Thoughts from Dr. Joe: Remembering fallen firefighters

I find it odd that in the wake of the tragedy in Yarnell, Ariz., where 19 hotshot firefighters lost their lives trying to protect property, the world continues like nothing happened. Although the flags are at half staff and the communities of Prescott and of firefighters mourn, we should take notice and light a candle and cry out to those who suffer, “You are not alone.”

The real tragedies with their crude violence, their absolute incoherence, and their absurd want of meaning remind us of the sheer brute force of life. Subsequently we continue with our lives as a means of self-preservation.

In seeking the truest definitions of heroism we look to the actions of these men who ran toward a raging wildfire and who will never again return to their families. They were individuals driven to extraordinary lengths to preserve the lives and property of their fellow citizens; they understood that every mission might be their last.

Members of an elite unit, they were trained to hike for miles across remote, difficult terrain with 40 pounds of gear including shovels, hoes and similar implements to the edge of the fire to try to establish cleared lines that will stop the fire's spread. The Granite Mountain Hotshots were caught by an advancing wildfire near Yarnell, the town they were trying to save, when flames overran them. It was mass entrapment of an entire Hotshot crew.

What did they die for?

Hotshots put on a yellow shirt, carry 40 pounds of gear and put themselves on the flank of a fire where no one else will go to save the place you love. They are trained to be the best of the best and are not supposed to take their last breaths inside the oven of a foil shelter, facedown on hot ground, gasping through the roar of a blowup.

But relative to the question as to the why of their deaths, every homeowner whose homes they went to save owes these fallen men an answer. More than ever, wild land firefighters die for people’s summer homes and year-round retreats. They die protecting property, kitchen views, dreams cast in stucco and timber. The Hotshots were sent as the advance guard of a tricky fire to protect a former gold-mining community that had become a haven for retirees.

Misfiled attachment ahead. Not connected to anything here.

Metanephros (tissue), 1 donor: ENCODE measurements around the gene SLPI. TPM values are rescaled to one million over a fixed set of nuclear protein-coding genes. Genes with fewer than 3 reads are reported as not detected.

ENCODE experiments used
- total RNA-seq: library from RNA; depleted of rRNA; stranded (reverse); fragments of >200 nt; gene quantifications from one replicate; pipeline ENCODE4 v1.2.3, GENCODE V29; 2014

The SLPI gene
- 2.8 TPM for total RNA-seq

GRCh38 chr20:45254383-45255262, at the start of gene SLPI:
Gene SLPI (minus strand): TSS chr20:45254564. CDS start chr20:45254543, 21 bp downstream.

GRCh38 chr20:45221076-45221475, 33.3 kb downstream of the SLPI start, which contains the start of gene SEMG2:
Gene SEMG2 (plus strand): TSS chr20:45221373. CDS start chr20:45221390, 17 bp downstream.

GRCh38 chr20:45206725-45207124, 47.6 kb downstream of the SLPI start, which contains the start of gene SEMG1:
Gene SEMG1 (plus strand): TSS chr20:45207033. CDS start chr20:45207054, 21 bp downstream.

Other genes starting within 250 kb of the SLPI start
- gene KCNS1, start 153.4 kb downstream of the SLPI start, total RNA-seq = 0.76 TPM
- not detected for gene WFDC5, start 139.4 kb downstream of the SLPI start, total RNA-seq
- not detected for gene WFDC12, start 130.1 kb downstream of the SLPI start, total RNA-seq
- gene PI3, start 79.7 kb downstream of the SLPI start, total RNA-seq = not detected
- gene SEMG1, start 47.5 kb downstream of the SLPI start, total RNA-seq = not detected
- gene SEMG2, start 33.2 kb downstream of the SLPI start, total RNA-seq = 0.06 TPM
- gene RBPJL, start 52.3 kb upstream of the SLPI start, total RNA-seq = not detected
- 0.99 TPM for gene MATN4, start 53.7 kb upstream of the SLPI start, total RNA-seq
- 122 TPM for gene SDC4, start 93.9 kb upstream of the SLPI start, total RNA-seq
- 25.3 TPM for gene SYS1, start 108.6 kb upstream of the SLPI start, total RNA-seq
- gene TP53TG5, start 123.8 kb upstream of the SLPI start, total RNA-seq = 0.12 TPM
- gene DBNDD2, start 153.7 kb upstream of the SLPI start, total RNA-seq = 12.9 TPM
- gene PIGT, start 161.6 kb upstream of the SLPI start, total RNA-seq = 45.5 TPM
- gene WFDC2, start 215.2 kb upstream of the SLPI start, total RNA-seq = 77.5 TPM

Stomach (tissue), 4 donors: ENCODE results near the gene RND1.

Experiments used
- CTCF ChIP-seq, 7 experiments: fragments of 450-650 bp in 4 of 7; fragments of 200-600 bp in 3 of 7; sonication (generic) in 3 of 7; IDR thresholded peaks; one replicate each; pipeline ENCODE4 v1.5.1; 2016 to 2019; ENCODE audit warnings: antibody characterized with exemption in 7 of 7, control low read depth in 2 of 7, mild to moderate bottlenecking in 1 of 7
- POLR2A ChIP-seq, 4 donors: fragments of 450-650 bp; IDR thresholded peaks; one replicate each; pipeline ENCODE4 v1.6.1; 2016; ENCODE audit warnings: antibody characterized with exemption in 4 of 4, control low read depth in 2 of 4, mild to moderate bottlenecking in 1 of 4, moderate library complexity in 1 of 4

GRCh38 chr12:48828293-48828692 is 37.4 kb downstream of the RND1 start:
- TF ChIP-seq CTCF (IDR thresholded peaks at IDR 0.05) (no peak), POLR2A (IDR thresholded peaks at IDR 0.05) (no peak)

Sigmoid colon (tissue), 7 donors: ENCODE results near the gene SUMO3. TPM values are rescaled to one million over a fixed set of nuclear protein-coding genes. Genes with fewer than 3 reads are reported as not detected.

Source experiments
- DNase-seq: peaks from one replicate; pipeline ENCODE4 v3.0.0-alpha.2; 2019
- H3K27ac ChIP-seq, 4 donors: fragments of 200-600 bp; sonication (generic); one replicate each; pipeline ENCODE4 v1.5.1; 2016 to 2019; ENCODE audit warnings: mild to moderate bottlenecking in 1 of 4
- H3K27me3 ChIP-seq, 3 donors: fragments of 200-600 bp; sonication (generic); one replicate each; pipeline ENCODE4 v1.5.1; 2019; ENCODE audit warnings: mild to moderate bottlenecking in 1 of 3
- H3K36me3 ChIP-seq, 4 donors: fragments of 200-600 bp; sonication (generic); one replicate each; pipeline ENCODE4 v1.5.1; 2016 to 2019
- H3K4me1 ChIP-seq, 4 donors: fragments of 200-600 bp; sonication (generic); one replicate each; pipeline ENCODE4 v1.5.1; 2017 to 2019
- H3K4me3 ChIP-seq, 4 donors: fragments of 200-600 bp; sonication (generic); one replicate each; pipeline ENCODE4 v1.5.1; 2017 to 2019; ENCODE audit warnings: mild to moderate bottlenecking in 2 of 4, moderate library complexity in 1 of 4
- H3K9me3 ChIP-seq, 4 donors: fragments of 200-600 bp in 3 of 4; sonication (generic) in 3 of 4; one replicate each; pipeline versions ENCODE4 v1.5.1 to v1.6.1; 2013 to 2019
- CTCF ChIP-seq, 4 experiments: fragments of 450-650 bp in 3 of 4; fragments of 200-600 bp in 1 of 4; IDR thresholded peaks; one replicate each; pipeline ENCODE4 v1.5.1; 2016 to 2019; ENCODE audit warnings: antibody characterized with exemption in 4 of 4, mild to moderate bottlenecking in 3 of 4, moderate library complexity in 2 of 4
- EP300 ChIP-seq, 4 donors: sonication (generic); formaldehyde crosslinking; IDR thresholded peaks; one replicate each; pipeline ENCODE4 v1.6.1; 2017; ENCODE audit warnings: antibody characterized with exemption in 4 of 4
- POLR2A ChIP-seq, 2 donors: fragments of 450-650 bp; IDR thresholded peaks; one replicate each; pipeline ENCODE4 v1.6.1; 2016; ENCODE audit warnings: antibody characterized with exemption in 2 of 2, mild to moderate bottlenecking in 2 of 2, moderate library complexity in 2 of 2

No one should die to save a house. These men should not have been put in that position. Yarnell had already been evacuated; the hotshots were lost trying to save not lives, but houses. Homeowners living in wildfire-prone areas shouldn’t expect their highly flammable properties to be rescued during extreme fires.

I see parallels in Yarnell to the Vietnam War. The insane rules of engagement, putting young men in harms way for misplaced motives, and the 19 body bags draped with American flags remind me that young lives are never expendable.

I read Norman MacLean’s book, “Young Men and Fire.” It chronicles the 1949 Mann Gulch wild land fire in Montana where 13 hotshots perished. Wagner Dodge, one of the survivors commented, “The fire exploded, forming itself into whirls sounding like a freight train coming out of a tunnel. The wind created spinning fire funnels, it was a blowup with a solid front nearly 300 feet deep and 200 feet tall, a roaring 2,000-degree monster chasing the men up the mountain with the speed of a tornado.” The men died by suffocation as it burned all the oxygen out of the air.

I went to Mann Gulch years ago and all that remains are concrete crosses where the men died.

The older I get the more difficult it becomes to understand the occurring tragedies of life. But I know the 19 hotshots killed last week are with the Lord and all their tears have been dried, and I pray that their families are given comfort and grace.

JOE PUGLIA is a practicing counselor, a retired professor of education and a former officer in the Marines. Reach him at Visit his website at

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